What's your most commonly used writing format?

I’m not sure how to answer this. I only do a small part of my writing in DT; that part I mostly do in RTF (and it’s not so much writing as copy-and-paste of source material). I do virtually all of my computer-based writing in Markdown and TeX/LaTeX; DT is the only place where I use RTF. I’d prefer to avoid RTF (I prefer semantic formatting), but I only use DT for things that aren’t complicated and where I want to quickly see the formatting preserved from a source—typically copy-and-paste work from web pages.

Outside of DT, for Markdown I use Typora (exceptionally good WYSIWYG-like Markdown editor, including support for LaTeX-style math, outlining, flexible exporting…) and Joplin (for short, topical reference notes instead of standalone documents), and for TeX/LaTeX I use a code editor (Sublime or BBEdit). When writing Markdown, I just don’t like the way DT supports it; I much prefer Typora’s approach.

I also use reST for software documentation (via Sphinx). Alas, there doesn’t appear to be such a thing as a good rendering reST editor (would like to learn of one if a reader knows of one!).

With MathJax on, DT’s Markdown engine behaves erratically for me. Just the following small bit of math appears to trip it (so the rendered view is just blank):

This is inline math: $a=b^2$; and this is a displayed eqn:
a^2 + b^2 = c^2.

It renders fine (and instantly) in Typora. I haven’t reported it because I just don’t use DT for Markdown, so I haven’t taken the time to try to see if I have some setting off.

.rtfd - though I’m not super happy with it, still lately I stick to it.
I love makrdown for multiple reasons, but when it comes to Devonthink I have some inconveniences, like:

  1. if for some reason I need to move the .md file to some other folder, the pictures (which reside usually in img folder) wont be moved automatically, so I’ll end up with broken links in the new location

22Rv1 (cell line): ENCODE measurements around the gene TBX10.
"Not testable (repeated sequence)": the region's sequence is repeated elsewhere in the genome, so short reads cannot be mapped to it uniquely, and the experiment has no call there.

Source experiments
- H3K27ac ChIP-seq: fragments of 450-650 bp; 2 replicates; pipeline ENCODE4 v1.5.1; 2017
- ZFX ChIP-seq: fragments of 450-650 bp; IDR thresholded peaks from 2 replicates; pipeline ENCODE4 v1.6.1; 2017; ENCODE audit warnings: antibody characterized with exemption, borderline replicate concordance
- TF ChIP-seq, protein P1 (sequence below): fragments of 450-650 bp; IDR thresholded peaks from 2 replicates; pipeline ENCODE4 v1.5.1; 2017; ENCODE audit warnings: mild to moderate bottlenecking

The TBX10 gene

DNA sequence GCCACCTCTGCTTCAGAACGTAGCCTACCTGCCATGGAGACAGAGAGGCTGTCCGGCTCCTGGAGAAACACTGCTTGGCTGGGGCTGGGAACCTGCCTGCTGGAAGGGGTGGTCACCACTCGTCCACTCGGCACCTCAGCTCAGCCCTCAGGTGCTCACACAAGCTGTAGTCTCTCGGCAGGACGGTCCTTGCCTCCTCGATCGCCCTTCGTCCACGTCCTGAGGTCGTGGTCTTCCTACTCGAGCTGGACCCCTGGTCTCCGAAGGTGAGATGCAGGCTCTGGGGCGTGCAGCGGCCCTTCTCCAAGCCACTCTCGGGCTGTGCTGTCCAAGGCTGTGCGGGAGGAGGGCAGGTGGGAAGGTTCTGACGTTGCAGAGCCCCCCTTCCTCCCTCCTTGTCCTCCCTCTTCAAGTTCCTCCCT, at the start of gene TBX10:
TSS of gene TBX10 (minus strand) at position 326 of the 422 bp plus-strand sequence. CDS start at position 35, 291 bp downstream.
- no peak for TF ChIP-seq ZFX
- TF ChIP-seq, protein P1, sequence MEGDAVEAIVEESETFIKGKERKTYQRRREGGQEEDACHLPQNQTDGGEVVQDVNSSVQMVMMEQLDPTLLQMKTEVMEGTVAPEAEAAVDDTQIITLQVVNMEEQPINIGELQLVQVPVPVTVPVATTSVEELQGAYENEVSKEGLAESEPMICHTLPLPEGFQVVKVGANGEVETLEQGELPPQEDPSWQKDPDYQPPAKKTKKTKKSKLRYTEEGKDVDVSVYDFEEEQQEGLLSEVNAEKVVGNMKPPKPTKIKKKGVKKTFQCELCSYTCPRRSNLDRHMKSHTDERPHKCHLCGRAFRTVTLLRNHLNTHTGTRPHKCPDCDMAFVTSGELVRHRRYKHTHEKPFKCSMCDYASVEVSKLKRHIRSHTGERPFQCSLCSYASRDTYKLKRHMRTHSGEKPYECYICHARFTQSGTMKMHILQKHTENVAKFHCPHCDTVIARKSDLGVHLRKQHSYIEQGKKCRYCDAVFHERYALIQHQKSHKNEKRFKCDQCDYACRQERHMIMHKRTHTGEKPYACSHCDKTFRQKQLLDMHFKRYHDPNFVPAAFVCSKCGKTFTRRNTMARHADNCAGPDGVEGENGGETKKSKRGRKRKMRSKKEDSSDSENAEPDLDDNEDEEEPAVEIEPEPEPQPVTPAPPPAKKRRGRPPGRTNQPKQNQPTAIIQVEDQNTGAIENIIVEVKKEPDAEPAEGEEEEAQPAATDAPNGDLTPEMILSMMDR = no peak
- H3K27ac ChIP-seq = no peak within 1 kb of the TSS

2. the devonthink markdown editor still not developed as I would like to. Usually when I do write in markdown I open document in Sublime…

…and it depends on who is going to consume what I’m producing. If it’s coworkers, then it’s going to end up as a Word document, but if it’s just me, then it’s going to be in MD.

1 Like

Generally, for others to access my documents,
I export from Devonthink
to a network/internet location
in pdf format

1 Like

Almost all my writing starts out as Markdown for all the usual reasons - portability, vendor independence, easily converted to other formats in automateable ways.

Increasingly, though, my technical writing ends up in AsciiDoc syntax for publication, both in print analog like PDF or on the web. The good news is that Markdown fully converts to AsciiDoc, and there are good tools that can be used in a publication CI chain to do the conversion. A typical workflow for me would be to create notes and snippets in Markdown using Drafts, filing those in DT, organizing the snippets into a chapter / paragraph structure in DT (sometimes with a trip into MindNode to create a structure), and then converting the chapter to AsciiDoc and putting it into the content management CI workflow.